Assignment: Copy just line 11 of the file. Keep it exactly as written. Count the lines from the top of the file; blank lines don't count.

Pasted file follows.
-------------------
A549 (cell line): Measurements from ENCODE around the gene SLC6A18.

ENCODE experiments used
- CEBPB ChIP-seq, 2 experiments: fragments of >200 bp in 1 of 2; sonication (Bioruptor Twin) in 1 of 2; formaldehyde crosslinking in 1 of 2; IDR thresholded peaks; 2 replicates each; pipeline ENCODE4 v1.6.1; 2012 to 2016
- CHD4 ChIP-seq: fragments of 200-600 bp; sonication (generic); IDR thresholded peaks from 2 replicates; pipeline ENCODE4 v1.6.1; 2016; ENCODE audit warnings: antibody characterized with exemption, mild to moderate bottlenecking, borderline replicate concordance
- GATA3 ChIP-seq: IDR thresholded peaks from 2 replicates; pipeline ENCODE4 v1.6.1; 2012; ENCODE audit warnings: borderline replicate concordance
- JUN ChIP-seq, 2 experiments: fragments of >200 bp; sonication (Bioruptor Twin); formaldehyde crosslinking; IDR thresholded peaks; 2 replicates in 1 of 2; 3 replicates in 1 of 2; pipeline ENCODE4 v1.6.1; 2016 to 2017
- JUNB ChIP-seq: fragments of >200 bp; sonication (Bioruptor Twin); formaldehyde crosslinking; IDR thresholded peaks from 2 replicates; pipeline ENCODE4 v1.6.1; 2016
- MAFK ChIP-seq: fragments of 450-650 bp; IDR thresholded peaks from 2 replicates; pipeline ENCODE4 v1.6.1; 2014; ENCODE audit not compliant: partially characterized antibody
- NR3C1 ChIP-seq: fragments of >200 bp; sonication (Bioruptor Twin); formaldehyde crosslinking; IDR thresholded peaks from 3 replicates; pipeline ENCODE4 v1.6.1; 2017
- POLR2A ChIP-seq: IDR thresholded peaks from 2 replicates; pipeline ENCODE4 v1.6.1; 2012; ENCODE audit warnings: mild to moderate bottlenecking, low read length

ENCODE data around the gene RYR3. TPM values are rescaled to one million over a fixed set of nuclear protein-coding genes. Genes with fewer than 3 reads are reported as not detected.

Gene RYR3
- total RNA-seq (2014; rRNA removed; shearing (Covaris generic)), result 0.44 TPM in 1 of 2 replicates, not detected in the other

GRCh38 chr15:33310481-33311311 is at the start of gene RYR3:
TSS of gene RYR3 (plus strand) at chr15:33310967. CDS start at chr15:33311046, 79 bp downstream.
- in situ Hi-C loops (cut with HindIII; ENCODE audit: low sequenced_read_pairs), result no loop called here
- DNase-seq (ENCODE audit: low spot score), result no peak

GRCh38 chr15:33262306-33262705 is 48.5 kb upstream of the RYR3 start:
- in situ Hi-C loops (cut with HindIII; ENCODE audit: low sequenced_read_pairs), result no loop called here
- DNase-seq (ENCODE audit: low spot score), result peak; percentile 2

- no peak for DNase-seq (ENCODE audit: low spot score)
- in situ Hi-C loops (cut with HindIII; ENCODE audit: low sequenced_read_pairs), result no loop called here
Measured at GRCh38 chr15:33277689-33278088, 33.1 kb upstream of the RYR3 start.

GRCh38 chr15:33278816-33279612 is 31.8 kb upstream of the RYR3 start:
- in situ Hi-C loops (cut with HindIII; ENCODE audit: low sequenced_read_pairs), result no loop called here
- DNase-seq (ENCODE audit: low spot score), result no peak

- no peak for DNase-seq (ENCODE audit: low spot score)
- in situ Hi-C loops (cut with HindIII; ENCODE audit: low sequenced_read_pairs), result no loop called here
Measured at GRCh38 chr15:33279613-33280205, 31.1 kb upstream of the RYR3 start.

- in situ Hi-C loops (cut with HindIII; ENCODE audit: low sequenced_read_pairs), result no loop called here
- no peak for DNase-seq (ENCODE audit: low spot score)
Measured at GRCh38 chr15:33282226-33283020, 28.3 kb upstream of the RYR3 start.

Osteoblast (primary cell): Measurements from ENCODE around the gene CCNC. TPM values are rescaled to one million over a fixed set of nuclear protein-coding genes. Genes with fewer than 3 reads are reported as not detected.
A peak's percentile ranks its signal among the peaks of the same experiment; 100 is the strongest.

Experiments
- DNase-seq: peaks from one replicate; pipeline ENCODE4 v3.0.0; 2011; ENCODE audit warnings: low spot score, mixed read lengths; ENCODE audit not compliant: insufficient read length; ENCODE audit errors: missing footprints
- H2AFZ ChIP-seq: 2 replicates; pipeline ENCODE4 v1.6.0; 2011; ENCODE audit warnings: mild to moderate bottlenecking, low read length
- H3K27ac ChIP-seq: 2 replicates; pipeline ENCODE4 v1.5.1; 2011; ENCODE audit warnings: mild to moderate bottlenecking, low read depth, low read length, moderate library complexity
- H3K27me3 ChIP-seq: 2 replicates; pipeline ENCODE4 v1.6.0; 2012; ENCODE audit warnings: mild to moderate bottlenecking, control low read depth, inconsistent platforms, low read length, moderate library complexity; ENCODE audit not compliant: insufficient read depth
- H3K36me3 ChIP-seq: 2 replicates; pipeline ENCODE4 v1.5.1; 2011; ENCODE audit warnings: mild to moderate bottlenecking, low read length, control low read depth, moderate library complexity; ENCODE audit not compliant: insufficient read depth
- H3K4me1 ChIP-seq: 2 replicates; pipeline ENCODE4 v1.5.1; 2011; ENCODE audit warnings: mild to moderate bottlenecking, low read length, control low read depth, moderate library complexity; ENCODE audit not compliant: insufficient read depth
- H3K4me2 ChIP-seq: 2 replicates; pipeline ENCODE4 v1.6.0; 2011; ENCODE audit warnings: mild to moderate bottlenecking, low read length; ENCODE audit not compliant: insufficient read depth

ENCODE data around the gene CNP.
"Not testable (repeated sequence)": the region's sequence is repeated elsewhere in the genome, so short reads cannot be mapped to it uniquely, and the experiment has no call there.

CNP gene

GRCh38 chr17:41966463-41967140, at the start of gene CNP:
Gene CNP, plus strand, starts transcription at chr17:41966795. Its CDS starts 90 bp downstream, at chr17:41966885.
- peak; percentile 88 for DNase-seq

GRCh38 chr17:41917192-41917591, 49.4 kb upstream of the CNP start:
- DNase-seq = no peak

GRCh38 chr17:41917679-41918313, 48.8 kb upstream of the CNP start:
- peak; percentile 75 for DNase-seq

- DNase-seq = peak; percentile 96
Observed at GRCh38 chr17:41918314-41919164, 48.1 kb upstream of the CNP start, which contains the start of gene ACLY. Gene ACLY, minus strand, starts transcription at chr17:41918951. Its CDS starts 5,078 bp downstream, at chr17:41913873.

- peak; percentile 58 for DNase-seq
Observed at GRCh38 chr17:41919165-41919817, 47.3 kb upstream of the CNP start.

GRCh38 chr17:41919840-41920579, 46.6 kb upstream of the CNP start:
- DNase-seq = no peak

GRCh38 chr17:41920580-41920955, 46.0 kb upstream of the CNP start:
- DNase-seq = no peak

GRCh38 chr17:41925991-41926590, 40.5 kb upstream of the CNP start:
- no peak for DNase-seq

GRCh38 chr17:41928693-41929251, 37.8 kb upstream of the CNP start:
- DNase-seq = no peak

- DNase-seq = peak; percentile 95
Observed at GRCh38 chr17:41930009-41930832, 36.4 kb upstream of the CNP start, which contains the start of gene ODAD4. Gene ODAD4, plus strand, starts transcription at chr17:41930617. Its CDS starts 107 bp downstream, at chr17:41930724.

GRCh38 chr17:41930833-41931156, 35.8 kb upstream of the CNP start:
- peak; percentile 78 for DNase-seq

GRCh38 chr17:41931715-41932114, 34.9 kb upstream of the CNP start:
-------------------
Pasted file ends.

ENCODE data around the gene RYR3. TPM values are rescaled to one million over a fixed set of nuclear protein-coding genes. Genes with fewer than 3 reads are reported as not detected.